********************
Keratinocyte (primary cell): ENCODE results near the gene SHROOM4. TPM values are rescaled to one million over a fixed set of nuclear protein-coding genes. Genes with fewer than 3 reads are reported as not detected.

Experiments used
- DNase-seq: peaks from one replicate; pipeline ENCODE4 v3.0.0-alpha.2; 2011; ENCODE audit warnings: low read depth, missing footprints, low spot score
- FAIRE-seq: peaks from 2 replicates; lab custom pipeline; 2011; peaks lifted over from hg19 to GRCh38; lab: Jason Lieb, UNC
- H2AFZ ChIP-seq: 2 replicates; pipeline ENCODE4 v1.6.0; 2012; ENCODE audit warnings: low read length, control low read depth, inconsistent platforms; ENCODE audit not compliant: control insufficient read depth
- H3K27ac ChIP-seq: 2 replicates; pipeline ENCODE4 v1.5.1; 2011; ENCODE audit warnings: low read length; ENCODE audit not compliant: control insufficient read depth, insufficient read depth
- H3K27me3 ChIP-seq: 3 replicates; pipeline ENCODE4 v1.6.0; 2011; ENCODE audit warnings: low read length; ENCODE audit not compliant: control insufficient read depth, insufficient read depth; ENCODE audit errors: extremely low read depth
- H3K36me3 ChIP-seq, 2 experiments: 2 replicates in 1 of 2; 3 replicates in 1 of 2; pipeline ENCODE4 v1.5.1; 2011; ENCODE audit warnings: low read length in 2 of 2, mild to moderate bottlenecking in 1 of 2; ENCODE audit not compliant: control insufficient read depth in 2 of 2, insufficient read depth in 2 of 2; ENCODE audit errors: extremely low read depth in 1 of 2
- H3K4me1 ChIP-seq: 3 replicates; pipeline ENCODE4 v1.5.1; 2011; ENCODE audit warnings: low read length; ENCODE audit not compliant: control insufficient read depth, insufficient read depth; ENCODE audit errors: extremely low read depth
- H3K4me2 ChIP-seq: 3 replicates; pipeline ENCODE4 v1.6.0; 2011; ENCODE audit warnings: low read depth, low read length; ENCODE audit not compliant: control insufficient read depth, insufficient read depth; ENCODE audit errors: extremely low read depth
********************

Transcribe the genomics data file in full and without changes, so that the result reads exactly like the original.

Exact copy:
Keratinocyte (primary cell): ENCODE results near the gene SHROOM4. TPM values are rescaled to one million over a fixed set of nuclear protein-coding genes. Genes with fewer than 3 reads are reported as not detected.

Experiments used
- DNase-seq: peaks from one replicate; pipeline ENCODE4 v3.0.0-alpha.2; 2011; ENCODE audit warnings: low read depth, missing footprints, low spot score
- FAIRE-seq: peaks from 2 replicates; lab custom pipeline; 2011; peaks lifted over from hg19 to GRCh38; lab: Jason Lieb, UNC
- H2AFZ ChIP-seq: 2 replicates; pipeline ENCODE4 v1.6.0; 2012; ENCODE audit warnings: low read length, control low read depth, inconsistent platforms; ENCODE audit not compliant: control insufficient read depth
- H3K27ac ChIP-seq: 2 replicates; pipeline ENCODE4 v1.5.1; 2011; ENCODE audit warnings: low read length; ENCODE audit not compliant: control insufficient read depth, insufficient read depth
- H3K27me3 ChIP-seq: 3 replicates; pipeline ENCODE4 v1.6.0; 2011; ENCODE audit warnings: low read length; ENCODE audit not compliant: control insufficient read depth, insufficient read depth; ENCODE audit errors: extremely low read depth
- H3K36me3 ChIP-seq, 2 experiments: 2 replicates in 1 of 2; 3 replicates in 1 of 2; pipeline ENCODE4 v1.5.1; 2011; ENCODE audit warnings: low read length in 2 of 2, mild to moderate bottlenecking in 1 of 2; ENCODE audit not compliant: control insufficient read depth in 2 of 2, insufficient read depth in 2 of 2; ENCODE audit errors: extremely low read depth in 1 of 2
- H3K4me1 ChIP-seq: 3 replicates; pipeline ENCODE4 v1.5.1; 2011; ENCODE audit warnings: low read length; ENCODE audit not compliant: control insufficient read depth, insufficient read depth; ENCODE audit errors: extremely low read depth
- H3K4me2 ChIP-seq: 3 replicates; pipeline ENCODE4 v1.6.0; 2011; ENCODE audit warnings: low read depth, low read length; ENCODE audit not compliant: control insufficient read depth, insufficient read depth; ENCODE audit errors: extremely low read depth